Feb 12, 2018
John
Comments Off on A week in security (February 5 – February 11)

A week in security (February 5 – February 11)

Last week on Malwarebytes Labs, we featured a new Flash Player zero-day that has been found in recent targeted attacks. And we talked about a new trick to cripple browsers that came out of the hat of tech support scammers.

We also covered several methods of stealing cryptocurrencies, including one for the Mac that wasn’t as new as it seemed, one for Android that poses as hack apps, and yet another abusing the fact that Deepfakes content was banned from most major networks. We even threw in an overview of several major cryptocurrency related thefts.

For Safer Internet Day 2018, we provided you with some fast and free tools to make your Internet experience safer and more private using ad blockers and anti-trackers.

Other news

  • Security researcher Scott Helme reported that thousands of US and UK government sites were running a compromised BrowserAloud plugin, making visitors mine for the Monero cryptocurrency. (Source: Sky News)
  • Lenovo warned customers about two critical Broadcom (Wifi) vulnerabilities that impact 25 models of its popular ThinkPad brand. (Source: ThreatPost)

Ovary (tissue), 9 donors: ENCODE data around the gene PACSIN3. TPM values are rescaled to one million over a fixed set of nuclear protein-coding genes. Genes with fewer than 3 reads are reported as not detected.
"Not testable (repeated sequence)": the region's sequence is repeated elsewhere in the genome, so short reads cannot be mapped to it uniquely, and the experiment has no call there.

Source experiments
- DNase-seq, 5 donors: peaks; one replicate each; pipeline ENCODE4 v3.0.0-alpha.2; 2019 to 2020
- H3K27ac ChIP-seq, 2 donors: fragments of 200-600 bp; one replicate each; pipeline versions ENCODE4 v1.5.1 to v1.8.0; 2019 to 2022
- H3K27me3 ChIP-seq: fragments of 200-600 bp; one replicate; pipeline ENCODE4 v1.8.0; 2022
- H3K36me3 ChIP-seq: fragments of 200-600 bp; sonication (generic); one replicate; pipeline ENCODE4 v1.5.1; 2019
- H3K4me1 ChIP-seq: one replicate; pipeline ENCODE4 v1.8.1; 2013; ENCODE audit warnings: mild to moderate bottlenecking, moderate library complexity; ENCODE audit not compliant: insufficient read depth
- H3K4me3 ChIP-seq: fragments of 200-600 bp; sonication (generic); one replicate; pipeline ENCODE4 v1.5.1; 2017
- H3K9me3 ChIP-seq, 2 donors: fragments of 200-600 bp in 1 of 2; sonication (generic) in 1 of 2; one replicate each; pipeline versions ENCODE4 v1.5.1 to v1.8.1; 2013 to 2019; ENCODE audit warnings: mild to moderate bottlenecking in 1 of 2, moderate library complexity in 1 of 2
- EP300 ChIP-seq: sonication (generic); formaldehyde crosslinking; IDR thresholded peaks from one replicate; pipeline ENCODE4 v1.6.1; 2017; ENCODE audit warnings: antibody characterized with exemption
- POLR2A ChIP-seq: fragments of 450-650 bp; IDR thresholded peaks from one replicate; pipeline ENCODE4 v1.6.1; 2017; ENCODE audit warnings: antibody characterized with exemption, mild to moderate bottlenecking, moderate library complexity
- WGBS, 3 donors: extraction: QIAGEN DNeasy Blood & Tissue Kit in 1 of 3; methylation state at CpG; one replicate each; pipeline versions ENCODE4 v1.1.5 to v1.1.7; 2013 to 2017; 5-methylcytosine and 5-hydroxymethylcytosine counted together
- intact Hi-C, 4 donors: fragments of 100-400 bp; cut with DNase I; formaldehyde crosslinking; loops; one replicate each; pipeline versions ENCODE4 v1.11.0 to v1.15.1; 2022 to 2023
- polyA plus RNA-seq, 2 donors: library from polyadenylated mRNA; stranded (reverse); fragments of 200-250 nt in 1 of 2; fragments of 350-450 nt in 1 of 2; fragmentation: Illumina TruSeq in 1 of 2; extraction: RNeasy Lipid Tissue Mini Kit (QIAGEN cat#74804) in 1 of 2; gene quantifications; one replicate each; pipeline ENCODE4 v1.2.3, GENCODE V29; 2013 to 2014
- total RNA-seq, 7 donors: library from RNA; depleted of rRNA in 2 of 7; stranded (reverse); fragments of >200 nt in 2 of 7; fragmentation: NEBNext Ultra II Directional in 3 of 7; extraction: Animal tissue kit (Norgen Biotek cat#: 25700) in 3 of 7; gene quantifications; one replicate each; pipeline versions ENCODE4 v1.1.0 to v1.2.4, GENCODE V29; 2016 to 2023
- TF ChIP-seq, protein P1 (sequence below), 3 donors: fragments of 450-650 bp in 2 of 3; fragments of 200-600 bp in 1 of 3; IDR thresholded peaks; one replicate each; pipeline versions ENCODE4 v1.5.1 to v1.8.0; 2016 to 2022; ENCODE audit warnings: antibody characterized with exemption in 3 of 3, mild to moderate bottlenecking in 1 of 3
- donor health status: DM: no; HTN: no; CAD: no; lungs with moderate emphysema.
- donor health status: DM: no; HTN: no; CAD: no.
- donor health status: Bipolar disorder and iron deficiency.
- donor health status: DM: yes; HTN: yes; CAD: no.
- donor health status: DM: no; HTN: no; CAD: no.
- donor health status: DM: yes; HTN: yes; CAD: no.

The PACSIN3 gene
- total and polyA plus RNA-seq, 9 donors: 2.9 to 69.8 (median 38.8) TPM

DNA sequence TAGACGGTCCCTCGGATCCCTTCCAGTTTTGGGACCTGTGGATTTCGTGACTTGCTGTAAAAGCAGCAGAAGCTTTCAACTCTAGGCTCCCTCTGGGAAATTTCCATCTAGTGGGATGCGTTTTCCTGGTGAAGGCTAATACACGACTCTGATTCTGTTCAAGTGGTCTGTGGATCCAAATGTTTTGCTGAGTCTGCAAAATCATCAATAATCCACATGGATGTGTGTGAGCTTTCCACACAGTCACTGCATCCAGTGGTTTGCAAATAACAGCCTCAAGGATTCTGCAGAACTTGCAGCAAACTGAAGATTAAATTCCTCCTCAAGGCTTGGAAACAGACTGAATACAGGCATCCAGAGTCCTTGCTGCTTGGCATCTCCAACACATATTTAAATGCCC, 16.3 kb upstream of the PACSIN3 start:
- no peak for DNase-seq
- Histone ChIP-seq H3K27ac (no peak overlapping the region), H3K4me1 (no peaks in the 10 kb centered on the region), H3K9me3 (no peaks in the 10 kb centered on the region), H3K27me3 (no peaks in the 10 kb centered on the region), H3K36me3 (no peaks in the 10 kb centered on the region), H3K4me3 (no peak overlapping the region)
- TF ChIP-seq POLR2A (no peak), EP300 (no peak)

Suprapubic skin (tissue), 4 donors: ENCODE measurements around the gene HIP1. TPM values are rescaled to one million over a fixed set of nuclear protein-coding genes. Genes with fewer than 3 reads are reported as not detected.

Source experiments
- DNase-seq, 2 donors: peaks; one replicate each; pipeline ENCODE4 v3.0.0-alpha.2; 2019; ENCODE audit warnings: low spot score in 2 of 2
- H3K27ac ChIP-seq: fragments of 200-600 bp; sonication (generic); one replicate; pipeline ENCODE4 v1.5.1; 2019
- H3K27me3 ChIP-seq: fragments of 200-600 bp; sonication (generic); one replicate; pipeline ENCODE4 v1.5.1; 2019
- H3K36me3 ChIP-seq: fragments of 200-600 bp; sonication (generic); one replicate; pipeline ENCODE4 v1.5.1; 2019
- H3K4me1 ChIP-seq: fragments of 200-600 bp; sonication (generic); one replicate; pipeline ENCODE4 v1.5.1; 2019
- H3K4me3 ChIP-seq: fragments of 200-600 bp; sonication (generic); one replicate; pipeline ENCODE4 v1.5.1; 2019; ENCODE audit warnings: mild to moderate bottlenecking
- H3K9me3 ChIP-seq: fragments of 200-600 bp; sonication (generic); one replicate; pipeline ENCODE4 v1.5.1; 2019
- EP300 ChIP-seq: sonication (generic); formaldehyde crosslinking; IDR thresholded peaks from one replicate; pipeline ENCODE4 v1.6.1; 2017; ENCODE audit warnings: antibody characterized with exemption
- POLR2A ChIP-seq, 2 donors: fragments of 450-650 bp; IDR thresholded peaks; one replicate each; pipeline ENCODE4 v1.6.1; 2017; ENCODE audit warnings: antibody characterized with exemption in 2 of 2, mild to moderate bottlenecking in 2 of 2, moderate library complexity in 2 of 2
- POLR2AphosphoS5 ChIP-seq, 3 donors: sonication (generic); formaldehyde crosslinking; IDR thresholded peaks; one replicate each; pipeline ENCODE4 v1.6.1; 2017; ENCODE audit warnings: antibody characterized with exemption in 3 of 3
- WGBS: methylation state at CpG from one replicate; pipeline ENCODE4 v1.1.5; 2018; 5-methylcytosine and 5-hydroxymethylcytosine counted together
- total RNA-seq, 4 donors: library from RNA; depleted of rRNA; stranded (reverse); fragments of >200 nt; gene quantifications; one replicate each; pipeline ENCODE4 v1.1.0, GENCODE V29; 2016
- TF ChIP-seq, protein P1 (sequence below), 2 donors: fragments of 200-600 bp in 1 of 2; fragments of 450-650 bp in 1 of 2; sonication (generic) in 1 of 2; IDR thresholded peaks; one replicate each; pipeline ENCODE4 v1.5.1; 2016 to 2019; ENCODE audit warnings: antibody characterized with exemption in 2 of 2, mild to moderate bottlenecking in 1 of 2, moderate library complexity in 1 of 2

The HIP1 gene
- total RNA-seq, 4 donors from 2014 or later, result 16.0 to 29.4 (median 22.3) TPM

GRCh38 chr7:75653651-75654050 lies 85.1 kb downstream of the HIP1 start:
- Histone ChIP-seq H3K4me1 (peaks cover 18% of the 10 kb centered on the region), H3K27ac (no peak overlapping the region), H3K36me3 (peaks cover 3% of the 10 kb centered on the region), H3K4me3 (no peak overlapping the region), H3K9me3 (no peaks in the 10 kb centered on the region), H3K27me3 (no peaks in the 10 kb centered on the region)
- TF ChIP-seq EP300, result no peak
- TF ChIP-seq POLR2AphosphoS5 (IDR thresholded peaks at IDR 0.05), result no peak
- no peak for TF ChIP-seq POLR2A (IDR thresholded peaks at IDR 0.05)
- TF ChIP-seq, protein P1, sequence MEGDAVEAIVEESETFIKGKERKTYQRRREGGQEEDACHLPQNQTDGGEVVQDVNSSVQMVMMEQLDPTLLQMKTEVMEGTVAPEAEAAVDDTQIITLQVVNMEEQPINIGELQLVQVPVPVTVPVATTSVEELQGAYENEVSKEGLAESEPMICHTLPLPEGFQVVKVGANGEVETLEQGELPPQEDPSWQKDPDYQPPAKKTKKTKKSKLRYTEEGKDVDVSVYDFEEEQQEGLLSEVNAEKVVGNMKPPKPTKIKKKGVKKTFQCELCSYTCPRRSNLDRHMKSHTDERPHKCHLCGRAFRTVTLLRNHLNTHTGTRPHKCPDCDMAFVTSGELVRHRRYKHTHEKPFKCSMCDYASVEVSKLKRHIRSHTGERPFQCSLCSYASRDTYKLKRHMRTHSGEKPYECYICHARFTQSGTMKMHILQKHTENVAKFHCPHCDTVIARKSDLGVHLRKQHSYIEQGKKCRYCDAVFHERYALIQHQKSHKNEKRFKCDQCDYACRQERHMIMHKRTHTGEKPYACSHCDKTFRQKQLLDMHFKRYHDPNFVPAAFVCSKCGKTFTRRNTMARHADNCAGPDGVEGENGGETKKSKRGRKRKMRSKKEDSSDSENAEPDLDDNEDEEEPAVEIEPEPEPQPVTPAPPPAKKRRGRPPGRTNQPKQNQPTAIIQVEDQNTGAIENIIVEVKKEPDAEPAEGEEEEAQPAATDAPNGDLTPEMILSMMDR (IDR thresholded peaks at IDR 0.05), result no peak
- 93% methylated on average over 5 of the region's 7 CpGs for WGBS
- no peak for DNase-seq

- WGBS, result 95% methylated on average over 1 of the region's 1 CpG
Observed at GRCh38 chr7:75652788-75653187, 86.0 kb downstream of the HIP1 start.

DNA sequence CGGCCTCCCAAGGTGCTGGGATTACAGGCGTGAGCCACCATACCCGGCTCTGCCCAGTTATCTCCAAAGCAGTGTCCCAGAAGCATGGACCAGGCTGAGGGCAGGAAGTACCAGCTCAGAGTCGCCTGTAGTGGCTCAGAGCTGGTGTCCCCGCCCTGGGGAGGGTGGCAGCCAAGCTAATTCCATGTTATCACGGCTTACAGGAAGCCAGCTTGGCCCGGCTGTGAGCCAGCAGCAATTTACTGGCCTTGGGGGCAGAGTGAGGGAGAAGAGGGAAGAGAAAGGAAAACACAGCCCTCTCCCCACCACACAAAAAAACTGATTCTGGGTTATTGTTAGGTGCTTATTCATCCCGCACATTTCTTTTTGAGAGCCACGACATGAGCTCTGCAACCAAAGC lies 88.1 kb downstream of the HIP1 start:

• Research shows that LiteCoin will be the next dominating cryptocurrency on the Dark Web, and not Monero as expected. (Source: Recorded Future)
  • A free decryption tool was released for Cryakl ransomware by Belgian Federal Police together with Kaspersky Lab. (Source: Bleeping Computer)
  • The Russian Research Institute of Experimental Physics was found to be using their nuclear supercomputer for cryptomining. (Source: Naked Security)
  • Researchers have identified a new strain of point-of-sale (PoS) malware that impersonates a LogMeIn service pack to steal credit card data via a DNS server. (Source: Tripwire)
  • The US Justice Department announced charges on Wednesday against three dozen individuals thought to be key members of ‘Infraud,” a long-running cybercrime forum that federal prosecutors say cost consumers more than half a billion dollars. (Source: Krebs on Security)
  • Working with Fujitsu, Microsoft is further embracing biometric technology with the implementation of a palm-vein authentication system that will be supported by Windows 10 Pro. (Source: CBR online)
  • Key iPhone source code gets posted online that could pave the way for hackers and security researchers to find vulnerabilities in iOS and make iPhone jailbreaks easier to achieve. (Source: Motherboard)
  • VMware has advised on how to mitigate the Meltdown and Spectre chip design flaws in several of its products. (Source: The Register)

Stay safe, everyone!

The post A week in security (February 5 – February 11) appeared first on Malwarebytes Labs.

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